This article originally appeared in Law360 on July 25, 2022, and is republished here with permission.
Congress is currently considering proposed antitrust legislation known as the American Innovation and Choice Online Act,1 or the self-preferencing bill.
If enacted, the bill would prohibit some of the largest American internet platforms from adopting certain practices that would give preference to their own products, services or lines of business over those offered by other users of those platforms.
Although the bill has attracted stiff opposition, pressure is mounting to bring it to a floor vote before Congress leaves for its August recess.
The bill would apply to any covered platform defined as a "website, online or mobile application, operating system, digital assistant, or online service" with at least 50 million monthly active users — or 100,000 monthly active business users — and an annual market capitalization or U.S. net sales over $550 billion.
It would apply so long as the platform has either been designated as a covered platform by the Federal Trade Commission and the U.S. Department of Justice or is otherwise deemed a critical trading partner based on additional criteria.
This definition of "covered platform" would likely apply to just a small handful of high-profile technology companies.
The bill would make it unlawful for covered platforms to engage in several types of conduct to the extent that such conduct would materially harm competition, including:
Affirmative defenses for such conduct would include showing that "the conduct was narrowly tailored, nonpretextual, and reasonably necessary" for other legal reasons, to protect safety user privacy or data security, or to "maintain or substantially enhance the core functionality of the covered platform."
The FTC and the DOJ's Antitrust Division would be responsible for issuing enforcement guidelines "outlining policies and practices relating to conduct that may materially harm competition" as well as interpretation of affirmative defenses and policies for determining appropriate amounts for civil penalties.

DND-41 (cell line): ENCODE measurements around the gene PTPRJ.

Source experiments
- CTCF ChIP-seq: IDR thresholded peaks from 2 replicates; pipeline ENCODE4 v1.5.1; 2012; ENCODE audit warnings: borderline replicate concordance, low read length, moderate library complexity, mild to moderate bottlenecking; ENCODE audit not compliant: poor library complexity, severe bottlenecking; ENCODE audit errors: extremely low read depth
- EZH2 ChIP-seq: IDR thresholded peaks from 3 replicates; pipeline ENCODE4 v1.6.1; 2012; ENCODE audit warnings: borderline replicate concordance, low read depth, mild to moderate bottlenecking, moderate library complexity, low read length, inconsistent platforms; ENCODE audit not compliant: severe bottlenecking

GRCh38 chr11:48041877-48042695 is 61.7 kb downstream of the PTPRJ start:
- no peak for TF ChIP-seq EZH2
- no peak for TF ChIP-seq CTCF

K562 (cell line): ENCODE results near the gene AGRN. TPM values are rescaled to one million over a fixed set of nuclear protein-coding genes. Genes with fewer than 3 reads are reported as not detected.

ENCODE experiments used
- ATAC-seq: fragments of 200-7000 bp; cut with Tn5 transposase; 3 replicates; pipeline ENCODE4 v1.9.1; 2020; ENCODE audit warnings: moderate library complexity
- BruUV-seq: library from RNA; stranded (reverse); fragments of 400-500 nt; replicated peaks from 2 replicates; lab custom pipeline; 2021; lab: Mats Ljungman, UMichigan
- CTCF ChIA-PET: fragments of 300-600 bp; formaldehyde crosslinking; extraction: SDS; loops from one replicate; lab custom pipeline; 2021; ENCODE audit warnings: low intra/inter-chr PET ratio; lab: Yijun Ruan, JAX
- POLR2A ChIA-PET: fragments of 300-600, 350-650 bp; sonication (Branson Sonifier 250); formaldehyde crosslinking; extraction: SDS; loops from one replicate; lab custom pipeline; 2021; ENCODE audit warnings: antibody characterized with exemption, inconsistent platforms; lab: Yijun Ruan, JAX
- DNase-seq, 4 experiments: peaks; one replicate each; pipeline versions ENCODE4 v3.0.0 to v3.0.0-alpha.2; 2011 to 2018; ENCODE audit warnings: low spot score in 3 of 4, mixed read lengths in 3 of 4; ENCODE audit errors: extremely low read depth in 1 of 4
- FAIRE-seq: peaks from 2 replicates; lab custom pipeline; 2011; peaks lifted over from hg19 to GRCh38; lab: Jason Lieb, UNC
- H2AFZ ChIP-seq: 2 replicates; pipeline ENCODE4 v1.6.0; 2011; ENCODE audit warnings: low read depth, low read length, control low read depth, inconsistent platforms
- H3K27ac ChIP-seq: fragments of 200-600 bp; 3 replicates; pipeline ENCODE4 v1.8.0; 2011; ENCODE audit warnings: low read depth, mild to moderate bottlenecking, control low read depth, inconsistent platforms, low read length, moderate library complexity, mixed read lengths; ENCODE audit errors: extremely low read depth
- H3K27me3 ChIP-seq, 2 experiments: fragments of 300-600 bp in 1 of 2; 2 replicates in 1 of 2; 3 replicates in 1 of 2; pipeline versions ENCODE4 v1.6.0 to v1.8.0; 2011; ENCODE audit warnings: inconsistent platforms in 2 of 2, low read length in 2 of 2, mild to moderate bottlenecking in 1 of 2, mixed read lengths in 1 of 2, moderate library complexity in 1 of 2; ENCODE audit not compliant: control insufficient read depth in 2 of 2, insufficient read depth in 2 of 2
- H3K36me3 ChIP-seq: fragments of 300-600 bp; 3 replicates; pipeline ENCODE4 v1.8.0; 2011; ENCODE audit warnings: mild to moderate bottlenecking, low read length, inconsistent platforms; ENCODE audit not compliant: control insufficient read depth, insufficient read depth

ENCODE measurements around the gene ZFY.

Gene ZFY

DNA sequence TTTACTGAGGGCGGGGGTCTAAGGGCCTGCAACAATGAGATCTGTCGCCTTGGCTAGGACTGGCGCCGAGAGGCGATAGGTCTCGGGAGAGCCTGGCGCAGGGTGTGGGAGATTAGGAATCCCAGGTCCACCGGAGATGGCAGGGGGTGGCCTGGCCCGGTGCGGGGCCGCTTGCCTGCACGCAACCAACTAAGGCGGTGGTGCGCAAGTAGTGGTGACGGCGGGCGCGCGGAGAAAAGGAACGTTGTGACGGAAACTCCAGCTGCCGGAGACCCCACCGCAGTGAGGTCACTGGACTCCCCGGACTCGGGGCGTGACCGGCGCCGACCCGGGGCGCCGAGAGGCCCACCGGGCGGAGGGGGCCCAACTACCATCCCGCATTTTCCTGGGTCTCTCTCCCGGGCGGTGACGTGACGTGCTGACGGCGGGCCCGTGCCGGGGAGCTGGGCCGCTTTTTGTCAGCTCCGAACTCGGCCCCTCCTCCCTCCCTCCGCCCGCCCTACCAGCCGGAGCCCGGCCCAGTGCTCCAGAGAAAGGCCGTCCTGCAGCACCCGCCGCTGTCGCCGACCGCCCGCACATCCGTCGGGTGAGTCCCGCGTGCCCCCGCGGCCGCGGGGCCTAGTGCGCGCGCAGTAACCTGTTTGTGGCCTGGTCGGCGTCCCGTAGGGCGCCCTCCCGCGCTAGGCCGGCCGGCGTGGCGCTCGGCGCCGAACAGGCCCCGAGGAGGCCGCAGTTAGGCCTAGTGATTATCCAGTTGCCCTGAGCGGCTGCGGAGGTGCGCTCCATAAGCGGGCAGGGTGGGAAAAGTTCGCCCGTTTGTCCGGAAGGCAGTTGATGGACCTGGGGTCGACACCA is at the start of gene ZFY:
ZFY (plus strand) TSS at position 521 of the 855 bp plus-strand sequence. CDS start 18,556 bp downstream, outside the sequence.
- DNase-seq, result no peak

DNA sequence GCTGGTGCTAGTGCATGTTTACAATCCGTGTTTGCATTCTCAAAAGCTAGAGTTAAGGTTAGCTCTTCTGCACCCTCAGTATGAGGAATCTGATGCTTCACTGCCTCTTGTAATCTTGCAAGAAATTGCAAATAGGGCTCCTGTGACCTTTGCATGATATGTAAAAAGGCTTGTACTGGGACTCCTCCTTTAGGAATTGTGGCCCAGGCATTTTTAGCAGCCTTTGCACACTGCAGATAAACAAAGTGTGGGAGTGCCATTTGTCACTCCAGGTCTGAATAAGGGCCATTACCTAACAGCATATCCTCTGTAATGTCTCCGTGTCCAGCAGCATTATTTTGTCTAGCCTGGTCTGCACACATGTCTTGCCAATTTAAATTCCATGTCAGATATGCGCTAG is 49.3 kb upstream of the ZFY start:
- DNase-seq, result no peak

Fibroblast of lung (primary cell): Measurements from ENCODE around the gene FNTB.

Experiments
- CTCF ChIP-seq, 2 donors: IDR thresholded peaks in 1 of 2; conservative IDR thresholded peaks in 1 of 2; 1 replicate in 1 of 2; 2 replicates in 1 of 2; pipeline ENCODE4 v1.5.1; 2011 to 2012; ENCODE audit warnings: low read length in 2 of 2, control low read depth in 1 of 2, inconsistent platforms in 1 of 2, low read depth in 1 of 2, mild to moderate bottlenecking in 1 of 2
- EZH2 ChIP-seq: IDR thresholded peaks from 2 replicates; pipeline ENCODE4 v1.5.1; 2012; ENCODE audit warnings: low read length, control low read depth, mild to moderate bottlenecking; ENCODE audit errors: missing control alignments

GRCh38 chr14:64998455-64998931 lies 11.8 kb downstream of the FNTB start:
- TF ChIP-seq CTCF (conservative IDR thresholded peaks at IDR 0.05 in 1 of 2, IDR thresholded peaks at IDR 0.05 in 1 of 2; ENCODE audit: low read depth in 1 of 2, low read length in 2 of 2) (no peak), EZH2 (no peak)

It remains to be seen whether the bill will be able to clear the 60-vote threshold needed to pass in the Senate. And if it does become law, the implementation and enforcement by the FTC and DOJ will be critical to understanding its true implications.
However, the prospect of the bill potentially becoming law raises several issues that should be considered closely by anyone considering starting a new business, making a venture capital investment, or considering a company for merger or acquisition activity that may involve technology platforms.
One consequence of the bill may be to discourage covered platforms from pro-competitive M&A, such as M&A aimed at developing new technologies.
Consider a startup developing a flying car — yes, meet George Jetson. On its own, the flying car business might very well not be viable; however, under the control of a large technology platform with the ability to integrate its own software and products inside the car's cockpit, perhaps the product might have broader commercial appeal and the business might have a more realistic path to viability.
Under the bill, however, a covered platform interested in buying this business could be forbidden from favoring its own applications over those of competitors, preventing the platform from achieving any synergies from the business. In this case, the bill could discourage any plausible buyer from acquiring the business, quite literally keeping the flying car from ever "getting off the ground."
For the same reasons, the bill might also discourage M&A activity by smaller and midsize technology companies. Companies aspiring to become the next Amazon.com Inc. may be chilled from making M&A investments that could put the buyer in the position of becoming a covered platform. In this respect, the bill raises a risk of punishing legitimate success.
Taken together, the two scenarios above may cause a longer-term shift in how founders and early-stage investors view their potential for returns.
Over time, the overall effect of reducing the appetite for M&A in the technology sector could discourage investors from taking the risks required to develop innovative, disruptive technologies.
Conversely, companies that are either approaching or above the covered platform thresholds may look to spin off certain parts of their business, or even break up into multiple companies, to fall below the thresholds for a covered platform. This dynamic could create interesting M&A opportunities for opportunistic investors.
Finally, the bill creates potential complications for M&A involving cross-sector mergers. As an extreme example, if a non-technology-related company with $550 billion in annual U.S. net sales were to acquire an internet platform with 50 million U.S. users but $0 in annual U.S. net sales, then the new combined entity might be deemed a covered platform subject to the bill's restrictions, even though the entity's revenue is entirely based on non-technology-related operations.